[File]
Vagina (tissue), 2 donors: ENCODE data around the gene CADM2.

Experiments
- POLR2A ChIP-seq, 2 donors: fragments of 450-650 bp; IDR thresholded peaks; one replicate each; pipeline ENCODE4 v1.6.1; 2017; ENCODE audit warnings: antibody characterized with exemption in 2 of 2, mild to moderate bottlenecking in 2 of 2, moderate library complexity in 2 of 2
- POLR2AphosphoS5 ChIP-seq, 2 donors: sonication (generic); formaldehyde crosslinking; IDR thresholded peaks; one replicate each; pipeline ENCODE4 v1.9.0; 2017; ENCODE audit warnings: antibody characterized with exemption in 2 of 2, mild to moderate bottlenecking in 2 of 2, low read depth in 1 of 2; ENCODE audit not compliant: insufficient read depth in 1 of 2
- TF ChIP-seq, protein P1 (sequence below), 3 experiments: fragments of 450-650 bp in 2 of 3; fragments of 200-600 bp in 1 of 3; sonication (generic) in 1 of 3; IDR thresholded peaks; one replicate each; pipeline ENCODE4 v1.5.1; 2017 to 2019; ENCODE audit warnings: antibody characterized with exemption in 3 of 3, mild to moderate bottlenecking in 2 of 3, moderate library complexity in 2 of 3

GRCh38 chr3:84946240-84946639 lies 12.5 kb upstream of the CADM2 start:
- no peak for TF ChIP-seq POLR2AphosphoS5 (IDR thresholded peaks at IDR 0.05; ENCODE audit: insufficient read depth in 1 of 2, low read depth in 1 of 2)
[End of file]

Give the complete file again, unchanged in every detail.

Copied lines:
Vagina (tissue), 2 donors: ENCODE data around the gene CADM2.

Experiments
- POLR2A ChIP-seq, 2 donors: fragments of 450-650 bp; IDR thresholded peaks; one replicate each; pipeline ENCODE4 v1.6.1; 2017; ENCODE audit warnings: antibody characterized with exemption in 2 of 2, mild to moderate bottlenecking in 2 of 2, moderate library complexity in 2 of 2
- POLR2AphosphoS5 ChIP-seq, 2 donors: sonication (generic); formaldehyde crosslinking; IDR thresholded peaks; one replicate each; pipeline ENCODE4 v1.9.0; 2017; ENCODE audit warnings: antibody characterized with exemption in 2 of 2, mild to moderate bottlenecking in 2 of 2, low read depth in 1 of 2; ENCODE audit not compliant: insufficient read depth in 1 of 2
- TF ChIP-seq, protein P1 (sequence below), 3 experiments: fragments of 450-650 bp in 2 of 3; fragments of 200-600 bp in 1 of 3; sonication (generic) in 1 of 3; IDR thresholded peaks; one replicate each; pipeline ENCODE4 v1.5.1; 2017 to 2019; ENCODE audit warnings: antibody characterized with exemption in 3 of 3, mild to moderate bottlenecking in 2 of 3, moderate library complexity in 2 of 3

GRCh38 chr3:84946240-84946639 lies 12.5 kb upstream of the CADM2 start:
- no peak for TF ChIP-seq POLR2AphosphoS5 (IDR thresholded peaks at IDR 0.05; ENCODE audit: insufficient read depth in 1 of 2, low read depth in 1 of 2)